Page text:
The Browns conducted 16 practices in mostly pristine, temperate conditions throughout their three weeks of training camp.
On the 17th and final day, it rained and stormed, sending the Browns indoors for the final couple of periods to put an official close to 2017 training camp.
"I wanted to stay, but when those sirens go off and they say lightning the players know they go (inside)," Jackson said. "I try to get them to stay, but they look at me like, 'Coach, we are not staying out here.' That was the end of training camp for our guys."
Because of the aforementioned good weather, the Browns practiced in front of thousands of their diehard fans on a daily basis, including five of the last six. A new camp setup brought the fans closer to the action and provided a more game-like feel for those who attended with free tickets.
"They brought the juice every day," Jackson said. "We really appreciate them coming and being out here. Our organization did a great job. The experience and the environment that was created for our fans was outstanding. The stands out there, I am sure our fans appreciated it. It was good. We will miss them and we look forward to having them out here next year."
The Browns wore shells after donning full pads in three of the past four practices. Sunday's and Monday's sessions, in particular, were as physical as any the Browns have had since Jackson was named coach last year. Friday will serve as the team's first off day in a week.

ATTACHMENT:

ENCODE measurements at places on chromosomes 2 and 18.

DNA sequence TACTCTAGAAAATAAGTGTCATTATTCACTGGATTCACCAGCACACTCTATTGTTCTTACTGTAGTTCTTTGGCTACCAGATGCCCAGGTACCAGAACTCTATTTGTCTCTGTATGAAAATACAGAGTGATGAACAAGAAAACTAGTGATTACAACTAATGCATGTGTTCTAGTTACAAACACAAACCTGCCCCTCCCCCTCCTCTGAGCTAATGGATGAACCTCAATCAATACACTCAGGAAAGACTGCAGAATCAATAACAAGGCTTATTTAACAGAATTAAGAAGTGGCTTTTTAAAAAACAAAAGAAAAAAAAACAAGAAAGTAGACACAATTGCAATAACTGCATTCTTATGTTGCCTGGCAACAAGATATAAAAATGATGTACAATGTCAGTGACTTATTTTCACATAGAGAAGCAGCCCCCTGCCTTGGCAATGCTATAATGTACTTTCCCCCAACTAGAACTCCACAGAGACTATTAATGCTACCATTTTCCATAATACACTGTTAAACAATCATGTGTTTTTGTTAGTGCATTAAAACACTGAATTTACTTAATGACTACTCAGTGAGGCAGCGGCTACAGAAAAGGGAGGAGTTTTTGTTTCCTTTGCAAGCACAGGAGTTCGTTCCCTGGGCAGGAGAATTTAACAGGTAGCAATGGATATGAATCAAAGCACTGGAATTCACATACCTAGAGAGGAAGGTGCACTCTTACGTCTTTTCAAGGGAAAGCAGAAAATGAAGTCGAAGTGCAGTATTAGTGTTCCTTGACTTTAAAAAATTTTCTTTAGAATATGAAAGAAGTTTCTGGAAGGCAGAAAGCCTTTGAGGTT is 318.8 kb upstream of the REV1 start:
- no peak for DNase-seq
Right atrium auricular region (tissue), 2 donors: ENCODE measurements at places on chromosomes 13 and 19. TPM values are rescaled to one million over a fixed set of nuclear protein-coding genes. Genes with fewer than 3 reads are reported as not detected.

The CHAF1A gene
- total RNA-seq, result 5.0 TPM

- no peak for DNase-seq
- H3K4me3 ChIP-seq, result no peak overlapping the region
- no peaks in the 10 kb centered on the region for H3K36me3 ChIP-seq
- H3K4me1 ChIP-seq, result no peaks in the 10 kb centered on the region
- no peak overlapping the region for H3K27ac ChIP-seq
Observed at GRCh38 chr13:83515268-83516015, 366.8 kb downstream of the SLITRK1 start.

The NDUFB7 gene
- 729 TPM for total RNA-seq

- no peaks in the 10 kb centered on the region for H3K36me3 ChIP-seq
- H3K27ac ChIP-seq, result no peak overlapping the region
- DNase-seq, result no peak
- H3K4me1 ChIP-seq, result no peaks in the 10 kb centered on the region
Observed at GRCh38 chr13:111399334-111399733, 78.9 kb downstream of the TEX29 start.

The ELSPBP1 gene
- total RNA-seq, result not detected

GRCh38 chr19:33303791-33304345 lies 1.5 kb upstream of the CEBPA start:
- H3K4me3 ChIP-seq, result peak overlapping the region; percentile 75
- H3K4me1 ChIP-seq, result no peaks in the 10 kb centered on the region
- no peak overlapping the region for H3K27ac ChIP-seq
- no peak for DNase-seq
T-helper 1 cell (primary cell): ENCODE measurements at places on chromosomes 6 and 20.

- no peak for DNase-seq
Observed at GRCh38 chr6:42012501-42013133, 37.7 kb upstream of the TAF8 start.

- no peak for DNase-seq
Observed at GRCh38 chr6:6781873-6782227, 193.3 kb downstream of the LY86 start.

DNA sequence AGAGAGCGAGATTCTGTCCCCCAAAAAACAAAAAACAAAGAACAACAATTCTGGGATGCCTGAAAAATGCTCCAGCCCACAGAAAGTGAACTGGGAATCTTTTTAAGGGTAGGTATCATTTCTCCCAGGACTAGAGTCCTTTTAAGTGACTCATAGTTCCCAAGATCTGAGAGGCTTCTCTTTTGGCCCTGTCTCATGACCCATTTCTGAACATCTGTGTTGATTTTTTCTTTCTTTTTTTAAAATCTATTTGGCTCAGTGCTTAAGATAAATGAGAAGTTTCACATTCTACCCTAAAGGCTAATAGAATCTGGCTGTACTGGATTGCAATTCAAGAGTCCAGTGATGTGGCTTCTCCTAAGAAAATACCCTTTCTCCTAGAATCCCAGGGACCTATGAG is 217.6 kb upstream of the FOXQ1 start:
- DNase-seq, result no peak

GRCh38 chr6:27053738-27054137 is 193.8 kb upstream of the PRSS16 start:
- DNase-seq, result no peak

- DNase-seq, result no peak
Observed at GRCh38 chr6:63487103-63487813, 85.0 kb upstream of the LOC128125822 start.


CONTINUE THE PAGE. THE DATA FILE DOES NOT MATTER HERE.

"The team is really competitive on both sides of the ball," Jackson said. "It is a group that will get after you. We are physically better than where we were a year ago. We are more mentally tougher. We are stronger."
-- The Browns engaged in some of their final preparations for Monday's game against the Giants with quarterback Brock Osweiler handling the first-team offense and DeShone Kizer working with the twos.
The quarterback competition remains ongoing, a question, as Jackson described it, the Browns have to answer before the start of the season. And in this particular case, Jackson would like to have his rotation ironed out by the time Cleveland takes the field next Saturday against the Buccaneers.
Jackson stressed Kizer, who is certainly in the mix to start, "has to keep growing" and laid out the risks that come with rushing a young quarterback into such an important role.
"If the guy is not ready, I think it is hard to put a young man out there because of so many different reasons," Jackson said. "This is the National Football League. It is the best of the best. These quarterbacks only have so many hits in their bodies. If you put those guys out there and they start getting sacked and hit early in the year and are not sure how to do things correctly, then I don't think that helps them. I would never do that to a quarterback. I wouldn't do that to any player on our football team. You have to make sure a guy is ready and can handle the pressure of playing at that level."